It’s going to get cold. Are we ready for it? I’m not talking about this year, but rather what will happen after a few years of Biden rule. Idahoans heat with natural gas and electricity; let’s consider what is likely to happen to both.

Steve Piet

Steve Piet

It’s going to get cold as natural gas supplies drop. Natural gas heats homes and businesses. It is the largest single source of U.S. electricity. Idaho imports all the natural gas, petroleum and coal we use. Biden will use executive power to prevent any new natural gas pipelines, drilling or facilities. Availability will drop.

It’s going to get cold as the supply of coal-generated electricity drops faster than anticipated in the U.S. western electric grid. Fortunately, no one is building new coal plants. Biden will undo Trump regulations that rationalized decisions on upgrading coal facilities for lower air pollution. Companies could upgrade some things without upgrading everything yet still creating a net decrease in coal air pollution. Biden is changing back to Obama regulations that force more coal plants to upgrade completely or shutdown. How many western coal plants will shut down sooner than anticipated?

It’s going to get cold as Biden uses executive orders and regulations to attempt to fulfill his promise for carbon-free electricity by 2035. (Three-fifths of U.S. electricity comes from burning carbon; so, that’s a massive change.) The electricity Idaho generates is already carbon-free, but the state of Idaho imports roughly one-third of our electricity — much from coal burned in Utah and Wyoming. Idaho Falls Power must buy most of its electricity. Everything we buy is at the mercy of others, interstate markets and federal regulations.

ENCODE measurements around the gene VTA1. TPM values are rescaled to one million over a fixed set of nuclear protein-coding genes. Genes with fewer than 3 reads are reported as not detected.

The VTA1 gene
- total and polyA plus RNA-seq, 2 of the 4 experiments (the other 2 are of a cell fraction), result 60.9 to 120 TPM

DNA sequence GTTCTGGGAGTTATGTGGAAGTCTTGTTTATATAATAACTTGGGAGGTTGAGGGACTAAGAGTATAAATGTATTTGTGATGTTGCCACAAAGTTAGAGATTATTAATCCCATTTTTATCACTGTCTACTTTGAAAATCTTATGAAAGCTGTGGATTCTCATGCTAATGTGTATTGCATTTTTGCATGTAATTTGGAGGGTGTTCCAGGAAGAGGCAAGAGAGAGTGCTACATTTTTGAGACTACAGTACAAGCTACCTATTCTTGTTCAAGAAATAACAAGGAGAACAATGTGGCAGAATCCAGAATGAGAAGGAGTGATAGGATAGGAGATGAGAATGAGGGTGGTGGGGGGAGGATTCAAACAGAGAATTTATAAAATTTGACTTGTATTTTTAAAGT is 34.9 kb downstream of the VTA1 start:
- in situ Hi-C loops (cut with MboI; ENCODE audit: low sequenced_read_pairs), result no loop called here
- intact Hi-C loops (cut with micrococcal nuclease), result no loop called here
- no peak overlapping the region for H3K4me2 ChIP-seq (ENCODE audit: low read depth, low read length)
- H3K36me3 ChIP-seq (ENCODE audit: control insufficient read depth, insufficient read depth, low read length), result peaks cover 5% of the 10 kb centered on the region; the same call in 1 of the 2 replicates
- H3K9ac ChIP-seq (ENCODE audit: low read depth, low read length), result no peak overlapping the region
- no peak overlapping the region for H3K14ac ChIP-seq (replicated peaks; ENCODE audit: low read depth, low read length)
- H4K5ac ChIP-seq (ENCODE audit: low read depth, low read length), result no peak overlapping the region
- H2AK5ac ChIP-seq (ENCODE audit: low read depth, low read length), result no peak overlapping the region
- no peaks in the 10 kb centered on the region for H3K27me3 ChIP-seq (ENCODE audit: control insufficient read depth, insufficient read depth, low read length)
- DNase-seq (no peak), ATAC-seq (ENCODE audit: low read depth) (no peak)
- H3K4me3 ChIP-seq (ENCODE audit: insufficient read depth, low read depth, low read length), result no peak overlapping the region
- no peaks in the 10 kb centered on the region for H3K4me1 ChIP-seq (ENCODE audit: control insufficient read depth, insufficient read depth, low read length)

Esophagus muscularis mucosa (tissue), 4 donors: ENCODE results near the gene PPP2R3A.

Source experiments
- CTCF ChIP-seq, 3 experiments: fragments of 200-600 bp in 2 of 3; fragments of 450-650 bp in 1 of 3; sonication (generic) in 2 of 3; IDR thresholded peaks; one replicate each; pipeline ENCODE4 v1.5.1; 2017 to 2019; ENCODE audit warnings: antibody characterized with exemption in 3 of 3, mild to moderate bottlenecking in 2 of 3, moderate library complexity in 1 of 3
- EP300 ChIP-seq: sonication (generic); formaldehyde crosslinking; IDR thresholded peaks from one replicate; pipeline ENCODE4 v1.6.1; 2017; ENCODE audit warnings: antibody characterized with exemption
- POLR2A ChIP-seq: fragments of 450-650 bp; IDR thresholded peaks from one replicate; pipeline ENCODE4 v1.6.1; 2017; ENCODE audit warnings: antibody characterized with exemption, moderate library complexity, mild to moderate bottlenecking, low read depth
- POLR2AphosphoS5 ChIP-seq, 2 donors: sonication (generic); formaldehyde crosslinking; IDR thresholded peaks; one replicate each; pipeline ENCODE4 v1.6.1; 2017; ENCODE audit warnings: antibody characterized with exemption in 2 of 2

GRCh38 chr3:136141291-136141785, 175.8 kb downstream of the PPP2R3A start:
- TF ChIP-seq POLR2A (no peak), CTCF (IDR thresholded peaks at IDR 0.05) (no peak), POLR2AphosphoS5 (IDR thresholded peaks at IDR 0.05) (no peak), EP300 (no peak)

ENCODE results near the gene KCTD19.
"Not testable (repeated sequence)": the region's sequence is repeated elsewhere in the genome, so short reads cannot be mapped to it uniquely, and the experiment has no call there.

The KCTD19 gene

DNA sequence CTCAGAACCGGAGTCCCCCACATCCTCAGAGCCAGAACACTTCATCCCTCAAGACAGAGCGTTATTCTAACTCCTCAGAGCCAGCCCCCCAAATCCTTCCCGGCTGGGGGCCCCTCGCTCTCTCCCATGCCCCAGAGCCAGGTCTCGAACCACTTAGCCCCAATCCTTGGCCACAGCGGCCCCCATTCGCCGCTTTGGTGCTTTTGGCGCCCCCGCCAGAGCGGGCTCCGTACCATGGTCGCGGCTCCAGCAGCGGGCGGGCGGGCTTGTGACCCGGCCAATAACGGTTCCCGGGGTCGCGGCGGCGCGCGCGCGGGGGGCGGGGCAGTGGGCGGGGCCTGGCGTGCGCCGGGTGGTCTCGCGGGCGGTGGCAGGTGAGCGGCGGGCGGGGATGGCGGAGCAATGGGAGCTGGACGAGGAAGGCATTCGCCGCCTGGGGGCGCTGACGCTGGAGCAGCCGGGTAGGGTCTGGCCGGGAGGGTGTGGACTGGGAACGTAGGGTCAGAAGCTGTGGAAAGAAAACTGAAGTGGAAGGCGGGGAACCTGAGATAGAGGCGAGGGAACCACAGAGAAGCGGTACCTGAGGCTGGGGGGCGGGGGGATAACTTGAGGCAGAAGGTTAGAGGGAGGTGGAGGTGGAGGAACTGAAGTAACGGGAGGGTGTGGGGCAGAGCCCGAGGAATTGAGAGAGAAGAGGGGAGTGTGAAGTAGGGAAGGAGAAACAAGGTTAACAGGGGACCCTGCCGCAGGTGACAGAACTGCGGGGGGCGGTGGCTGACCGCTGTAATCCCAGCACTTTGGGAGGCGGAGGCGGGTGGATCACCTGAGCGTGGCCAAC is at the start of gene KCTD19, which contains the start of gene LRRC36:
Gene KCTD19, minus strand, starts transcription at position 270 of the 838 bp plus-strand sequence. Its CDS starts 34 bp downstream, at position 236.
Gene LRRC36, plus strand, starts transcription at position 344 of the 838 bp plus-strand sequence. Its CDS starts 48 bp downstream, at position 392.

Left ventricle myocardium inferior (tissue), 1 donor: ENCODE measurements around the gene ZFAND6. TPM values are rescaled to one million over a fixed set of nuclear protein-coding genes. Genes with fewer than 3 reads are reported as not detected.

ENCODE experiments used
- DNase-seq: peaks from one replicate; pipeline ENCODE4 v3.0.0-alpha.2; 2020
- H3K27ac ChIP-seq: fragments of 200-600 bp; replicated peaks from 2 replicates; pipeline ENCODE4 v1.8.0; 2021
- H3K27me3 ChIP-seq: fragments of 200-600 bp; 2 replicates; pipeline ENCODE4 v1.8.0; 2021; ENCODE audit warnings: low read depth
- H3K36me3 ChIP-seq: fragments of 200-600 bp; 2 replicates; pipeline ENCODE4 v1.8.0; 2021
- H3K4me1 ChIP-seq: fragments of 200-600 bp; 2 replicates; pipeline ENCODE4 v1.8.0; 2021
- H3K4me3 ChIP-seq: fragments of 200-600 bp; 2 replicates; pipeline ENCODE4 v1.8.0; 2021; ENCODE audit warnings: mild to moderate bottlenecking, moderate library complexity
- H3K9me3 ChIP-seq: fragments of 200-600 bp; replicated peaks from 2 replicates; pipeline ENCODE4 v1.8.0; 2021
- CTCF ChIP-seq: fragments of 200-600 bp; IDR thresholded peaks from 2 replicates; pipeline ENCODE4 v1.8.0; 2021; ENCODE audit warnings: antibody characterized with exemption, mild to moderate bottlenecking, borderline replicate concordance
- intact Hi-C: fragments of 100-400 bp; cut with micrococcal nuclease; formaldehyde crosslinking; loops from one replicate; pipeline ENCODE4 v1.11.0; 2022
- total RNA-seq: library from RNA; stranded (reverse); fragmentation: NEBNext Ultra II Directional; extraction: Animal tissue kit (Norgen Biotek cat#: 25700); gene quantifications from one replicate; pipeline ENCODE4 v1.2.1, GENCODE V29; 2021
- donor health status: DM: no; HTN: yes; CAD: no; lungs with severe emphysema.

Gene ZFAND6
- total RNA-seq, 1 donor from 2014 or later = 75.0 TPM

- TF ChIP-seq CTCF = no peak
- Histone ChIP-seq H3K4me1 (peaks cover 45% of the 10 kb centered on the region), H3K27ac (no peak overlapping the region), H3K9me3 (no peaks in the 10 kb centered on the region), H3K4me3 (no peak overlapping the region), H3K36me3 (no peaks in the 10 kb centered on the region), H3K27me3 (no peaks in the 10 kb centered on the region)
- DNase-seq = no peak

Electricity also comes from the dams that are blocking salmon migration. Last year only 27 salmon made it to central Idaho. A Biden federal bureaucracy is more likely to remove the dams, reducing electricity in Washington state, another source of Idaho electricity.

Thus Biden’s election means less natural gas for heat and less electricity from natural gas, coal and hydropower.

Meanwhile, more people are fleeing high tax states and ungovernable cities to come here, increasing our demand for natural gas and electricity. Recently the Post Register reported a prediction of doubling of the local population in 10 years.

As people anticipate natural gas supply issues, they will preferentially heat with electricity, as there are multiple ways to generate electricity. This increases electricity demand.

Most (95%) of the energy used in U.S. industry comes from burning carbon. Virtually all (99.96%) of the energy used in U.S. transportation comes from burning carbon. De-carbonization of industry and transportation requires electrification, further increasing electricity demand.

More people and more electrification of heat, industry and transportation mean a rapid increase in electricity demand — while Biden is decreasing electricity supply.

Most non-carbon electricity in the nation comes from nuclear. Nuclear is the only reliable non-carbon electricity source. Our mayor and City Council recently cut in half our share of the planned local nuclear power plant, reducing the chance for us to better control our electricity destiny. Makes no sense.

It’s going to get cold. Who will help Idahoans on cold winter nights when there isn’t solar power, the wind is low, hydropower is low as we store water for irrigation, and coal and natural gas electricity are restricted? Biden regulators won’t prioritize Republican Idaho. Electricity exporting states won’t prioritize Idaho.

It’s going to get cold. What’s our plan? We should be increasing our generation of electricity from every possible non-carbon electricity option, especially reliable nuclear.

Steve Piet is a nuclear engineer who worked at Idaho National Laboratory for 31 years.